I am a T1, before i was diagnosed i slept like a polar bear…however ever since diagnosis i wake up every night for a few minutes then go to sleep. It tends to affect my BG if the few minutes get a bit longer
I never had a problem falling asleep but I woke up every night in the wee hours and often stayed awake for hours, before I knew I had diabetes. Since having it, there was a long, rocky period in which I had to get up frequently and pee a lot. My BG was up and down a lot at the beginning as well. Now that I’m at the six month mark, off meds, I usually sleep through the night, occasionally may get up once a night to pee, but have no problem going back to sleep.
Every time I have a more wakeful night, I know the next day will be higher BG readings, so I use that sleeplessness as an early warning to be stricter in carb intake the next day.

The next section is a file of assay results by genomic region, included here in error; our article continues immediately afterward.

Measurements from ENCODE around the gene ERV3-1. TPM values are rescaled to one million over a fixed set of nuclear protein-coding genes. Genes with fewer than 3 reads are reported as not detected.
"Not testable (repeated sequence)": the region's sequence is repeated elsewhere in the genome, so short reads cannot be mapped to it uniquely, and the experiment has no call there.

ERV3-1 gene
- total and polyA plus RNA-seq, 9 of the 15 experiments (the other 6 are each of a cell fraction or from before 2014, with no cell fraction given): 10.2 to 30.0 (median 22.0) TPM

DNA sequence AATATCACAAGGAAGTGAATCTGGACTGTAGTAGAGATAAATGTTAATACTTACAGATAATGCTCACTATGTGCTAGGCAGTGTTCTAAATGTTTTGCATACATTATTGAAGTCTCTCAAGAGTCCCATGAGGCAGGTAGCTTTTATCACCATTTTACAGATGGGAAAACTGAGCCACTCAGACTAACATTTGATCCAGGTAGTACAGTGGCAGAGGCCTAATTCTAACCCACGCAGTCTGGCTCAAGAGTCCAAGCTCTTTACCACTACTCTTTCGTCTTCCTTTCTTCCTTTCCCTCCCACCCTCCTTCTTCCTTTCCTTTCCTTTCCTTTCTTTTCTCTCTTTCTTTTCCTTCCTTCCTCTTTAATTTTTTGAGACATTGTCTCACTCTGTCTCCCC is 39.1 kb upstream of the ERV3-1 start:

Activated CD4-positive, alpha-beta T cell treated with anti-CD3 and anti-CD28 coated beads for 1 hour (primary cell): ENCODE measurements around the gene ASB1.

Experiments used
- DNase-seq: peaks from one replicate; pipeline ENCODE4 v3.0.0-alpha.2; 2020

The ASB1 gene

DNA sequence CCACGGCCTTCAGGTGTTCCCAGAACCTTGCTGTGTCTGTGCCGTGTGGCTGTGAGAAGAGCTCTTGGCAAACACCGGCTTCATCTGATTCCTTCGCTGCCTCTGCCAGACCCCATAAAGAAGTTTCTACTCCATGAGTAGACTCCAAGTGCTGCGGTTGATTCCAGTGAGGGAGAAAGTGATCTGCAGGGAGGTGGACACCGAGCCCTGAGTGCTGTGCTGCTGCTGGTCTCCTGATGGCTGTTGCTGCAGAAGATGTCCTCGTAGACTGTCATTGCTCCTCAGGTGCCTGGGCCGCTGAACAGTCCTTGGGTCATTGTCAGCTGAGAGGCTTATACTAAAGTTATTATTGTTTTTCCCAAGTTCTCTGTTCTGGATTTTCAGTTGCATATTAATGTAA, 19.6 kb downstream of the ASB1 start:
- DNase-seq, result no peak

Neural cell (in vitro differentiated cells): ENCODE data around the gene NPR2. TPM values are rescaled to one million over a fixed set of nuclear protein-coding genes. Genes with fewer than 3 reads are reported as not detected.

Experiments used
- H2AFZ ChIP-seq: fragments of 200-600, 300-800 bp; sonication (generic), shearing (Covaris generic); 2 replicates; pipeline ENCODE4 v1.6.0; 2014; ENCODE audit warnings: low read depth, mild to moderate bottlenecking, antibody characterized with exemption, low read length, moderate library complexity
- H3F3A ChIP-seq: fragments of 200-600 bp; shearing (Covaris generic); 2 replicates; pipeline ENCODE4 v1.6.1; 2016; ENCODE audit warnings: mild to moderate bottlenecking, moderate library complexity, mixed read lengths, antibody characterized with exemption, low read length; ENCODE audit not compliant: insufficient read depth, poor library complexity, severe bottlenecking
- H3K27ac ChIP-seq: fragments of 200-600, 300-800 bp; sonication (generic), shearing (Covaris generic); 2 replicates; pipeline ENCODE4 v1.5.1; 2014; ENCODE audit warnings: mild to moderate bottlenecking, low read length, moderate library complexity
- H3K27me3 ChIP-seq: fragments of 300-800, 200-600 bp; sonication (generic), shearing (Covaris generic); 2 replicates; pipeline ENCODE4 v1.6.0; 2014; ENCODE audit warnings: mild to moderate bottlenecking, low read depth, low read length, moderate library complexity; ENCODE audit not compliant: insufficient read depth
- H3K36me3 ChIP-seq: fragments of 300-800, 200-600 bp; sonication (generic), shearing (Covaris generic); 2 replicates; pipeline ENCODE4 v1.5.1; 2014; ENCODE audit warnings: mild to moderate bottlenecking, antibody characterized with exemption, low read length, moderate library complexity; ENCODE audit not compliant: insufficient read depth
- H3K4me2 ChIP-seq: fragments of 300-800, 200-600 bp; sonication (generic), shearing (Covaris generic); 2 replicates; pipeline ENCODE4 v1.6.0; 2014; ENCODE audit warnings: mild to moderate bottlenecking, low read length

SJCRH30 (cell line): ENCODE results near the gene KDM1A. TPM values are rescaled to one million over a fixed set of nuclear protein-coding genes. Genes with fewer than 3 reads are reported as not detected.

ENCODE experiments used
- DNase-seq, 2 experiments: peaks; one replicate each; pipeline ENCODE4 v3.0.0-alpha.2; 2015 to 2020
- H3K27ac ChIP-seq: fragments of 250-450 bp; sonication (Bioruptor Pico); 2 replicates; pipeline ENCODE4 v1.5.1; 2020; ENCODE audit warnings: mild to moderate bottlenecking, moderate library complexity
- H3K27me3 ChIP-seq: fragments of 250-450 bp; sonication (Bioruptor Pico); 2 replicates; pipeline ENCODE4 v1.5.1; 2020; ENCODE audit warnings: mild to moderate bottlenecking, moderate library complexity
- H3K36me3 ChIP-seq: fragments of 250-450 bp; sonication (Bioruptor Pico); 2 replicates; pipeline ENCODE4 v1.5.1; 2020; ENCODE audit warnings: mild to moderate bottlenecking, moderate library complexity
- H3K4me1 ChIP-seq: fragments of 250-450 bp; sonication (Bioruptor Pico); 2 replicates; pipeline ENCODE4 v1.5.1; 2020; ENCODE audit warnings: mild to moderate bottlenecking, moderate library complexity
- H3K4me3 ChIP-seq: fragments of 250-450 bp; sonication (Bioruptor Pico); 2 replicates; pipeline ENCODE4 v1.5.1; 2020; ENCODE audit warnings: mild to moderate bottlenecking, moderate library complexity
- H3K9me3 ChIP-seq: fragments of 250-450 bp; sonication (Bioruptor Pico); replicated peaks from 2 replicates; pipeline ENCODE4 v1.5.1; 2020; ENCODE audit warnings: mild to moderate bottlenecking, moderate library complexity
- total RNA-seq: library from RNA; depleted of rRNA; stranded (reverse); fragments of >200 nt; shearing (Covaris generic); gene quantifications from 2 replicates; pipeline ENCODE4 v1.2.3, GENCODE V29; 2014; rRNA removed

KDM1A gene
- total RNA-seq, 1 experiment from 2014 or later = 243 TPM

Really does help to be strict about going to bed at the exact same time each night and get up the same time.
I have definitely experienced that lack of rest will decrease insulin sensitivity. There is also some research that suggests the same. In one experiment they observed diabetes-like symptoms in healthy young men who had been sleep-deprived for a certain period of time.
I feel like crap when I don’t sleep well and my BS is out of control.
Take care young lady…looks like my plan to CA got delayed, but not because of me. I was ready.
Yes, my BSLs are far more stable when I’m able to sleep for a solid 8-9 hours and be generally well rested. If I don’t get enough sleep, I find that my numbers fluctuate more throughout the day, even if I eat the same amount of carbs.